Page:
This bizarre kind of time travel is possible due to a phenomenon called gravitational lensing, whereby the gravitational influence of a massive object such as Abell 1300 acts like a lens, bending the very fabric of space around it and thus causing more distant light to move in a curved path. To the observer, the source of the light — a background object such as a primordial galaxy, for example — appears both distorted and magnified. The lensing power of massive clusters has helped us to discover some of the most distant known galaxies in the Universe. Hubble has observed this phenomenon many times; see a selection of images here.
This image was taken by Hubble’s Advanced Camera for Surveys and Wide-Field Camera 3 as part of an observing program called RELICS. The program imaged 41 massive galaxy clusters over the course of 390 Hubble orbits and 100 Spitzer Space Telescope observing hours, aiming to find the brightest distant galaxies. Studying these galaxies in more detail with both current telescopes and the future NASA/ESA/CSA James Webb Space Telescope (JWST) will hopefully tell us more about our cosmic origins.
|Abell’s richest cluster|
|Mon, 30 Oct 2017 06:00:00 +0100|
The Universe contains some truly massive objects. Although we are still unsure how such gigantic things come to be, the current leading theory is known as hierarchical clustering, whereby small clumps of matter collide and merge to grow ever larger. The 14-billion-year history of the Universe has seen the formation of some enormous cosmic structures, including galaxy groups, clusters, and superclusters — the largest known structures in the cosmos!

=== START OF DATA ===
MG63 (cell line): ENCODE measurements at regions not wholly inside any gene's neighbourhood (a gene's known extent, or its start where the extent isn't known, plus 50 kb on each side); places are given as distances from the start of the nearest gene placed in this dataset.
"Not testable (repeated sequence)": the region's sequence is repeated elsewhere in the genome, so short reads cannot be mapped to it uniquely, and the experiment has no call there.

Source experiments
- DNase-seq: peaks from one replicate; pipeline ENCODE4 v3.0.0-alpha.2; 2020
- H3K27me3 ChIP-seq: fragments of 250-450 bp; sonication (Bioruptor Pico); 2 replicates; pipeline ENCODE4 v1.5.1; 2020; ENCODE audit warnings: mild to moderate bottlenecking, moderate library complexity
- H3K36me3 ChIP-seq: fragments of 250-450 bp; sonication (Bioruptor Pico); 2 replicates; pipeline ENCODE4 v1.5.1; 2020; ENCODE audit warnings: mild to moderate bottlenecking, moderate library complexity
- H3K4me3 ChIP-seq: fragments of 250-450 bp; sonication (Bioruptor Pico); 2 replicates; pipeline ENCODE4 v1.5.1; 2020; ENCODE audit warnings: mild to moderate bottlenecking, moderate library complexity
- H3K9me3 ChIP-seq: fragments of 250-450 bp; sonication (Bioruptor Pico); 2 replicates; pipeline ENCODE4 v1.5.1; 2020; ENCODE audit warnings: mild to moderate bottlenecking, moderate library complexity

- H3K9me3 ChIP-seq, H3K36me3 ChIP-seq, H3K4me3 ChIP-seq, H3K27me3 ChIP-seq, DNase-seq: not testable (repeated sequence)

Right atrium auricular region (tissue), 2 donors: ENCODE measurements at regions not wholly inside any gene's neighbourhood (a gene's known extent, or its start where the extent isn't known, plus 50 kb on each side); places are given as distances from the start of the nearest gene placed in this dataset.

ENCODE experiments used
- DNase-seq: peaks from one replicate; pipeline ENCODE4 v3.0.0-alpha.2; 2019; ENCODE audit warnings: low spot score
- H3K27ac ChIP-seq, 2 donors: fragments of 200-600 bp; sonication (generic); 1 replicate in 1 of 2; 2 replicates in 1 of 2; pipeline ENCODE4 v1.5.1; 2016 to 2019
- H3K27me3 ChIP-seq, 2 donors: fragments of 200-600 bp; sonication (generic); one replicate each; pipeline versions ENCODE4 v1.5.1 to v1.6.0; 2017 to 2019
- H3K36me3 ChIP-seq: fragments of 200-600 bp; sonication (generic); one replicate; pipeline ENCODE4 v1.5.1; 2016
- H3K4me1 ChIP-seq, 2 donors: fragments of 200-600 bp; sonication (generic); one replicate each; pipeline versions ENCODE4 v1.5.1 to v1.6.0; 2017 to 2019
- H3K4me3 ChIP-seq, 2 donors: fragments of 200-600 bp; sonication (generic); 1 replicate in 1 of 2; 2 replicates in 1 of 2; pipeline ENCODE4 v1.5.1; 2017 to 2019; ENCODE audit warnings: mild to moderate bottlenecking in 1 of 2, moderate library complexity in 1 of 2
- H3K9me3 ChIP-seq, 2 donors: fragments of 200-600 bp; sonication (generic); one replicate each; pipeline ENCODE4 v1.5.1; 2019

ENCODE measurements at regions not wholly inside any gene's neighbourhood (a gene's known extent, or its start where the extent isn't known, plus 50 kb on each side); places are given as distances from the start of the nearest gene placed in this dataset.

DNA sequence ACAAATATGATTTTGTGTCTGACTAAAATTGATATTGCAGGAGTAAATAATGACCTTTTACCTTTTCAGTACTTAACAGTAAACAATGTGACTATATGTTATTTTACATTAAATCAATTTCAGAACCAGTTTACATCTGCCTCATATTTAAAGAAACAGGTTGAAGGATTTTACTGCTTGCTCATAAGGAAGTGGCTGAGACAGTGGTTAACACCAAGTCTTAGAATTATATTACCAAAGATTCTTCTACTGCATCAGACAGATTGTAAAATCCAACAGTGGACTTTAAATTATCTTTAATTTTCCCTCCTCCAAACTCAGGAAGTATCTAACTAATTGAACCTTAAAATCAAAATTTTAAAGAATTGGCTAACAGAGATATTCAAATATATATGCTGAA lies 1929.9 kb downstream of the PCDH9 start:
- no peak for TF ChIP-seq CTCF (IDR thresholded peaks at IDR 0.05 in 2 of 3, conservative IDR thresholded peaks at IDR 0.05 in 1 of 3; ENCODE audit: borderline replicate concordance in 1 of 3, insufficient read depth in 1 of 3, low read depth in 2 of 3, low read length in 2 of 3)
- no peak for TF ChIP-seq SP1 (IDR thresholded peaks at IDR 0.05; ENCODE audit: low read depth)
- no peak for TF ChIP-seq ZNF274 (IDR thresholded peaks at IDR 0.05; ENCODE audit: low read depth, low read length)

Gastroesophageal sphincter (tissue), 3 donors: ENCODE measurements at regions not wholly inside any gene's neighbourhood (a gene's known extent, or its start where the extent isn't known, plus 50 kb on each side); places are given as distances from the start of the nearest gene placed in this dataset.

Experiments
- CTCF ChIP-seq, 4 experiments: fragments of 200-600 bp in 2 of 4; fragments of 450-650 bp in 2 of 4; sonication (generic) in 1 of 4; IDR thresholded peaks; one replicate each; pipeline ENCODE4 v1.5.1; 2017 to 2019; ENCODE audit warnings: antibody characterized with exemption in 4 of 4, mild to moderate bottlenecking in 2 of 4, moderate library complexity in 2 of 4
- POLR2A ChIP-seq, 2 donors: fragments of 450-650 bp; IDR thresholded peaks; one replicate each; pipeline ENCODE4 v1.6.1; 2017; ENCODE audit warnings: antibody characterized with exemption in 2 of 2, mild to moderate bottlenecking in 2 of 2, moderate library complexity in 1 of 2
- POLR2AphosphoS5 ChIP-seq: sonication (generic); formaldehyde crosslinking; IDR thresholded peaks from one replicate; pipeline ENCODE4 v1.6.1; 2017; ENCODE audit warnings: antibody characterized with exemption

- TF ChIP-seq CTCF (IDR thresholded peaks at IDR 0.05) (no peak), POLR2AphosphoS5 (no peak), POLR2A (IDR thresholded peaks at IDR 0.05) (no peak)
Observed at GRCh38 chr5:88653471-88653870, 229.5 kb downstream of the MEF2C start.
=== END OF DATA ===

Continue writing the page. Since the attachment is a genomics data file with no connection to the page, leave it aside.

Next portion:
This particular cluster is called Abell 665. It was named after its discoverer, George O. Abell, who included it in his seminal 1958 cluster catalogue. Abell 665 is located in the well-known northern constellation of Ursa Major (The Great Bear). This incredible image combines visible and infrared light gathered by the NASA/ESA Hubble Space Telescope using two of its cameras: the Advanced Camera for Surveys and the Wide Field Camera 3.
Abell 665 is the only galaxy cluster in Abell’s entire catalogue to be given a richness class of 5, indicating that the cluster contains at least 300 individual galaxies. Because of this richness, the cluster has been studied extensively at all wavelengths, resulting in a number of fascinating discoveries — among other research, Abell 665 has been found to host a giant radio halo, powerful shockwaves, and has been used to calculate an updated value for the Hubble constant (a measure of how fast the Universe is expanding).
|Mon, 23 Oct 2017 06:00:00 +0200|
This NASA/ESA Hubble Space Telescope image is chock-full of galaxies — each glowing speck is a different galaxy, bar the bright flash in the middle of the image which is actually a star lying within our own galaxy that just happened to be in the way. At the centre of the image lies something especially interesting, the centre of the massive galaxy cluster called WHL J24.3324-8.477, including the brightest galaxy of the cluster.
The Universe contains structures on various scales — planets collect around stars, stars collect into galaxies, galaxies collect into groups, and galaxy groups collect into clusters. Galaxy clusters contain hundreds to thousands of galaxies bound together by gravity. Dark matter and dark energy play key roles in the formation and evolution of these clusters, so studying massive galaxy clusters can help scientists to unravel the mysteries of these elusive phenomena.
This infrared image was taken by Hubble’s Advanced Camera for Surveys and Wide-Field Camera 3 as part of an observing programme called RELICS (Reionization Lensing Cluster Survey). RELICS imaged 41 massive galaxy clusters with the aim of finding the brightest distant galaxies for the forthcoming NASA/ESA/CSA James Webb Space Telescope (JWST) to study. Such research will tell us more about our cosmic origins.
|A glimpse of the future|
|Mon, 16 Oct 2017 06:00:00 +0200|
This image, captured by the NASA/ESA Hubble Space Telescope, shows what happens when two galaxies become one. The twisted cosmic knot seen here is NGC 2623 — or Arp 243 — and is located about 250 million light-years away in the constellation of Cancer (The Crab).